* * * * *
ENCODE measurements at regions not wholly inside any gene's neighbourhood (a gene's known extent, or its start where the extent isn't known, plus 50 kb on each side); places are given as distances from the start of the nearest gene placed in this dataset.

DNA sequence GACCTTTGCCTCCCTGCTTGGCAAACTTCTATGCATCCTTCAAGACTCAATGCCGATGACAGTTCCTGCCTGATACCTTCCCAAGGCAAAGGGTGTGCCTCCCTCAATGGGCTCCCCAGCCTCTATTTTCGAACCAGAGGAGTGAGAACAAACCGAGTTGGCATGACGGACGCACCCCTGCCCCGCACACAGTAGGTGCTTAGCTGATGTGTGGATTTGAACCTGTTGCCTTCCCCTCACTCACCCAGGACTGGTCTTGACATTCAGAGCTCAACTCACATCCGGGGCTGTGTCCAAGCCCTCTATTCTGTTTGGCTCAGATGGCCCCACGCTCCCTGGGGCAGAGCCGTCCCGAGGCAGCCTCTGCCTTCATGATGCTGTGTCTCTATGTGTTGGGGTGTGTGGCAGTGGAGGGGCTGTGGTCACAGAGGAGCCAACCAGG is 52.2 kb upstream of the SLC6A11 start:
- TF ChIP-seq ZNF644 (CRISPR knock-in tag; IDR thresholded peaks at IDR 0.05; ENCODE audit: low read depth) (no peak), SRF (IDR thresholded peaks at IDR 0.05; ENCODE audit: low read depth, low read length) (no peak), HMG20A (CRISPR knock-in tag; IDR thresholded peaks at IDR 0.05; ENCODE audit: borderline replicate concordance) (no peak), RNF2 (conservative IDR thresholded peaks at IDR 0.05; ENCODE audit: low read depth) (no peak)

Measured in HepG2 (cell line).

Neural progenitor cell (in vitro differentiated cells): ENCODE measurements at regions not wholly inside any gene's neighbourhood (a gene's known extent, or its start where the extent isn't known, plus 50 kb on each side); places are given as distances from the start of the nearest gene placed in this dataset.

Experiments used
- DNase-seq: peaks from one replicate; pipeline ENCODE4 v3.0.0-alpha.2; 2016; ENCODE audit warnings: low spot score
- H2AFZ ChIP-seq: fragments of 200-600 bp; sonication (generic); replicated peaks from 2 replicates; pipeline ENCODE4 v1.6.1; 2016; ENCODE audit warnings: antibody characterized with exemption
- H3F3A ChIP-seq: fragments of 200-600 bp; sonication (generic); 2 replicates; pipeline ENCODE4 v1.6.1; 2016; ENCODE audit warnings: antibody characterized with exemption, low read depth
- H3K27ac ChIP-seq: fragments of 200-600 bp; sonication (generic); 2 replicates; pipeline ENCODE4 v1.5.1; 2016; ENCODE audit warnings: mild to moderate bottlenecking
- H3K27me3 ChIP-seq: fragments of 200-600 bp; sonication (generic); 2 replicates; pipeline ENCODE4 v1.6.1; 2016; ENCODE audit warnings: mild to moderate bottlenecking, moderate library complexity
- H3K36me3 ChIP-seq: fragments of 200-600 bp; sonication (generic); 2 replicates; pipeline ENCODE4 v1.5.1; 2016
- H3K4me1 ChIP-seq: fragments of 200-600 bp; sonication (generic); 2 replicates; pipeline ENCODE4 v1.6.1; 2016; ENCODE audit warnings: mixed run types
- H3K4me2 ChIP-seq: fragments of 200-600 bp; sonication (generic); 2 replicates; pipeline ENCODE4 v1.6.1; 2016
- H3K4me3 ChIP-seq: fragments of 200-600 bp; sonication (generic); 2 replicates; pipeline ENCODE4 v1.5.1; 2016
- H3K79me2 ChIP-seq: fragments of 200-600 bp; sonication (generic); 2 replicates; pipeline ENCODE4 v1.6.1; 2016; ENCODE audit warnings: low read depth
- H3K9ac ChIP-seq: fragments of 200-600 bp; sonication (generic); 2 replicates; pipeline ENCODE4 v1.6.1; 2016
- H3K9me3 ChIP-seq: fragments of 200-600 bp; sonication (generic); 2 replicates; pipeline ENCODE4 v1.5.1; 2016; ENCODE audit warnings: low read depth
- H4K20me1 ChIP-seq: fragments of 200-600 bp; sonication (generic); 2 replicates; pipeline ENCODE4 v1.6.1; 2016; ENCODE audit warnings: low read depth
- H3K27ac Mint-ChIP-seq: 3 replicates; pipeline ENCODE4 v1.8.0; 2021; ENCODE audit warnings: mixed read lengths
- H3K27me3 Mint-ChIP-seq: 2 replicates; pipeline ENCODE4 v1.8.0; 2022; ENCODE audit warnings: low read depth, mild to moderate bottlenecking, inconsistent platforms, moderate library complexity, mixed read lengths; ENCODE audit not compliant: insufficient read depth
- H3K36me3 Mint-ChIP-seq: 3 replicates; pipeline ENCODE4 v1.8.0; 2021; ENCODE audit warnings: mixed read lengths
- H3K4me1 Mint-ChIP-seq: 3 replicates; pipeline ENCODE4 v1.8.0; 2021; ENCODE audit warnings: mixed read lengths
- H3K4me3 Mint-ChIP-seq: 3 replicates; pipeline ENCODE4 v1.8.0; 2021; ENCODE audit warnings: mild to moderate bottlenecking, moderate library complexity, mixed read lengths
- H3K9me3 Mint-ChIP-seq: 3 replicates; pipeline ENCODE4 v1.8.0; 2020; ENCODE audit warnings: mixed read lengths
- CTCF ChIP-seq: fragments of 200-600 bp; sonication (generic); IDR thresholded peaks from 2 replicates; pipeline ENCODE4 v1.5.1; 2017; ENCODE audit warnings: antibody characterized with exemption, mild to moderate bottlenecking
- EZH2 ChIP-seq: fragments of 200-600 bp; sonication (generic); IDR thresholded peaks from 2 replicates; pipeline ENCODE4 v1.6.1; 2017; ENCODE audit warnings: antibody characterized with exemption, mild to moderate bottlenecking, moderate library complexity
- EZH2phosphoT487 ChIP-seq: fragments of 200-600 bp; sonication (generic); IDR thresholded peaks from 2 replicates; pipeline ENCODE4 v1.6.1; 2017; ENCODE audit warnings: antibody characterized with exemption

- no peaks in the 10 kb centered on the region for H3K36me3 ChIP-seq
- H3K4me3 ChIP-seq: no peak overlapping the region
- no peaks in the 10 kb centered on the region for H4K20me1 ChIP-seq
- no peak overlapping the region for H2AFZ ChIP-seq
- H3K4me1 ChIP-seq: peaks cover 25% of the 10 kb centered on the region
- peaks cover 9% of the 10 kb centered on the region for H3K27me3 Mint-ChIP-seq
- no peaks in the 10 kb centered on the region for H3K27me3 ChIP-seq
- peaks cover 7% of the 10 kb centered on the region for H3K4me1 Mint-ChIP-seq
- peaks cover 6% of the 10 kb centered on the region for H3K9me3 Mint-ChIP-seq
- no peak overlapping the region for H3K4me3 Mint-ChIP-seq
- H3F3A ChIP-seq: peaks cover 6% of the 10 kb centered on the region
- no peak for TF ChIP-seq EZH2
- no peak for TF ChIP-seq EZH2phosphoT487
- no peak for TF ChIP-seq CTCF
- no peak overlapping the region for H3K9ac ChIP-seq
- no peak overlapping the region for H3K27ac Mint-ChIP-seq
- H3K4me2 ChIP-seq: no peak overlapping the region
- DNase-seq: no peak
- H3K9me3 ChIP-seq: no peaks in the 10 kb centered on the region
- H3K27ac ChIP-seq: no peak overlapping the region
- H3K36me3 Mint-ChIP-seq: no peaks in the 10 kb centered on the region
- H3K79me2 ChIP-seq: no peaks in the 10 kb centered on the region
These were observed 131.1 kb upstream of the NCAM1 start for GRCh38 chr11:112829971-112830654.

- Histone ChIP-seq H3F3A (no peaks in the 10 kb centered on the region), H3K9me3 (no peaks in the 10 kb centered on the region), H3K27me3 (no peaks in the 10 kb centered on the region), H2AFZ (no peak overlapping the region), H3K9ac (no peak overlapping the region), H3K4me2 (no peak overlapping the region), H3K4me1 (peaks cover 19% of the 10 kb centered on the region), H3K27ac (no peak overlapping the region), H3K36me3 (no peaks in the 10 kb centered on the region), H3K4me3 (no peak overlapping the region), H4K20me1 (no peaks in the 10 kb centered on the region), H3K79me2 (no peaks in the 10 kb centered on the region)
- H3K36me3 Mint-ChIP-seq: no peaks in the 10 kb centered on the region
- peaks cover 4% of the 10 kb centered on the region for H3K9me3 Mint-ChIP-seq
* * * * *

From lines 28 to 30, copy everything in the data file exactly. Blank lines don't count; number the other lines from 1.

- EZH2phosphoT487 ChIP-seq: fragments of 200-600 bp; sonication (generic); IDR thresholded peaks from 2 replicates; pipeline ENCODE4 v1.6.1; 2017; ENCODE audit warnings: antibody characterized with exemption

- no peaks in the 10 kb centered on the region for H3K36me3 ChIP-seq
- H3K4me3 ChIP-seq: no peak overlapping the region